AP Physics C: Students designed their own experiments to determine the type of dependence between speed and air resistance. It was the traditional coffee filter lab, but groups could collect data however they wanted. Some groups used motion detectors, others used meter sticks and stopwatches, and others used video analysis. Then we put the new regression feature in Desmos to the test. Our results so far:
NGSS Science and Engineering Practices:
#3. Planning and carrying out investigations
#4. Analyzing and interpreting data
#5. Using mathematics and computational thinking
Today is a quiz day, so I’ll share 2 other things we did this week.
AP Physics C: Students designed their own experiments to determine Young’s Modulus for 3 different types of marshmallows: store-brand jumbo marshmallow, store-brand regular marshmallows, and Jet Puff marshmallows.
Students took data, used Desmos to create a position-time graph for the sound to travel down the line of kids, and fit a trend line to the data to determine the speed of sound.
NGSS Science and Engineering Practice #3: Planning and Carrying Out Investigations
NGSS Science and Engineering Practice #4: Analyzing and Interpreting Data
College-Prep Physics: Modeling Instruction’s standard lab practicum for the constant velocity unit is colliding buggies. Lab groups take data to determine the speed of their buggy, then the buggies are quarantined and groups are paired up. Each group pair is then given an initial separation distance for their buggies and are asked to predict the point were the buggies will collide. Once they calculate the answer, they are given their buggies back to test their prediction.
It’s fun, but there are some frustrations. Groups that have poor experimental design or data collection techniques won’t calculate the correct buggy speed, which means they won’t accurately predict the collision point. Also, since only the separation distance is given, there isn’t much focus on the position of the buggy and students are less likely to use a graphical method to find the collision point. They try all sorts of equations instead. In the end, one person in the group typically does the calculations while her partners just copy her work.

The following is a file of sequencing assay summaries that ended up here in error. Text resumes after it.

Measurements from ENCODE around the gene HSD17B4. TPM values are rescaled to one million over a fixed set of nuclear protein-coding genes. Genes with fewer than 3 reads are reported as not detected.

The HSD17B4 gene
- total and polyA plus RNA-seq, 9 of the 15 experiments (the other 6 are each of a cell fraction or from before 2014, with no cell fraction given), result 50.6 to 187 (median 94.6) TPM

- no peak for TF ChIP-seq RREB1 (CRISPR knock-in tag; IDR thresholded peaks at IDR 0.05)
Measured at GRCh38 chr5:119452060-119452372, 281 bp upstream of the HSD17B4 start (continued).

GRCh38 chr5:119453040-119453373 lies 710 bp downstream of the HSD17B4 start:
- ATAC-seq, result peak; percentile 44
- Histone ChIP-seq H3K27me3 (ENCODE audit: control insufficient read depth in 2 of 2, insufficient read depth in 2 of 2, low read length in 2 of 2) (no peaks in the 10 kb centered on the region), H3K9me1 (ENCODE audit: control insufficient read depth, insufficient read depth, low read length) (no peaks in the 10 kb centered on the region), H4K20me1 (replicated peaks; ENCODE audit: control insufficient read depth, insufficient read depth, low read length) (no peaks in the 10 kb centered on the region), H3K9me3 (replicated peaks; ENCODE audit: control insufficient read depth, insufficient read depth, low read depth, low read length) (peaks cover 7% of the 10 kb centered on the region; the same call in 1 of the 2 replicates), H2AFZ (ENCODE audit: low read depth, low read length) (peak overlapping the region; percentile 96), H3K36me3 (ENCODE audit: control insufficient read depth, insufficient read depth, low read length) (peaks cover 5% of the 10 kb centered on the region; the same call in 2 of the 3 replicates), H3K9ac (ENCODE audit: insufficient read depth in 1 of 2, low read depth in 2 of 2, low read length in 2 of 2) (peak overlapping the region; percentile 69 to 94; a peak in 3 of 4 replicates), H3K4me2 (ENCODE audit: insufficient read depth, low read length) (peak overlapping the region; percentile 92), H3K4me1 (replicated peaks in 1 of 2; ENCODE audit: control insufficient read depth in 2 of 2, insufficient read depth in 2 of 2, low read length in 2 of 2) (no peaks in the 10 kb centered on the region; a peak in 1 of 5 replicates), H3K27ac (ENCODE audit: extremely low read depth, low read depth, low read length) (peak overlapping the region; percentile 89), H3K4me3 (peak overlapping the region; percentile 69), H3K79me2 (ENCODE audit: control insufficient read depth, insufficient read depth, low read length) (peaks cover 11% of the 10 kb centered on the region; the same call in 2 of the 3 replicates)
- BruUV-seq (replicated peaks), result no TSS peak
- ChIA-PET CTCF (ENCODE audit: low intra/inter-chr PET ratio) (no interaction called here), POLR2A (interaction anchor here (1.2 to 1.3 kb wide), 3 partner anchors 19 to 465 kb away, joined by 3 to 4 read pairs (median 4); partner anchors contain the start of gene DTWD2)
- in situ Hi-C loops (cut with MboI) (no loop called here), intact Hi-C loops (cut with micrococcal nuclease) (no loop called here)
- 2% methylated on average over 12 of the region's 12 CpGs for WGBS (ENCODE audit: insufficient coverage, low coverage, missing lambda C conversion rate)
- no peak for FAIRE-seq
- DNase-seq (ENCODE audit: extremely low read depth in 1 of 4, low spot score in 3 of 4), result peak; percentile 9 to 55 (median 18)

This year, I decided to shy away from the calculation aspects of the buggy collision lab and instead use the activity to get students more familiar with some of the digital tools we’ll be using throughout the year.
Logger Pro: Students used a motion detector and Logger Pro to find the speed of their buggies. They learned how to select portions of the graph and how apply a linear fit. This also reinforced the concept that the slope of a position graph represents velocity. They printed a copy of the graph and taped it into their lab notebooks. Then I quarantined the buggies.
Position, not distance: Pairs of groups were then assigned a starting position relative to an origin (marked on the floor) and a direction of motion. Careful advance planning let us have a variety of collision scenarios — some head on, some where a fast buggy catches up to a slow buggy moving in the same direction.
Desmos: Groups were then required to model the collision scenario in Desmos in order to determine the collision point. For me, the physics is in formulating the correct models to type into Desmos, not actually solving the set of simultaneous equations or graphing them by hand. Surprisingly, there were some interesting mistakes in this stage: Some groups didn’t use the proper sign for the slope to indicate a buggy heading north/south. Some groups just used the sign from their Logger Pro graph (positive or negative, depending on whether they made their buggy move towards or away from the motion detector). And still some groups used the y-intercept from their Logger Pro graph as their starting point instead of the starting point they were assigned. Once the mistakes were realized, it was a quick fix in Desmos — much less frustrating than reworking a set of simultaneous equations. Then they tested their predictions and included their Desmos graph in their notebooks.
It went well this way, and took about 40 minutes from start to finish. It was something that even students with weaker math/algebra skills could find accessible. Plus, there was more reasoning and discussion about what the slopes and intercepts mean and how to model the situation rather than a focus on solving equations.
NGSS Science and Engineering Practice 2: Developing and Using Models
AP Physics C: Students are determining the relationship between the mass of spring oscillator and the resulting angular frequency. Linearization of data is an expected skill on the AP exam, and this lab is good for that because the data must be linearized twice.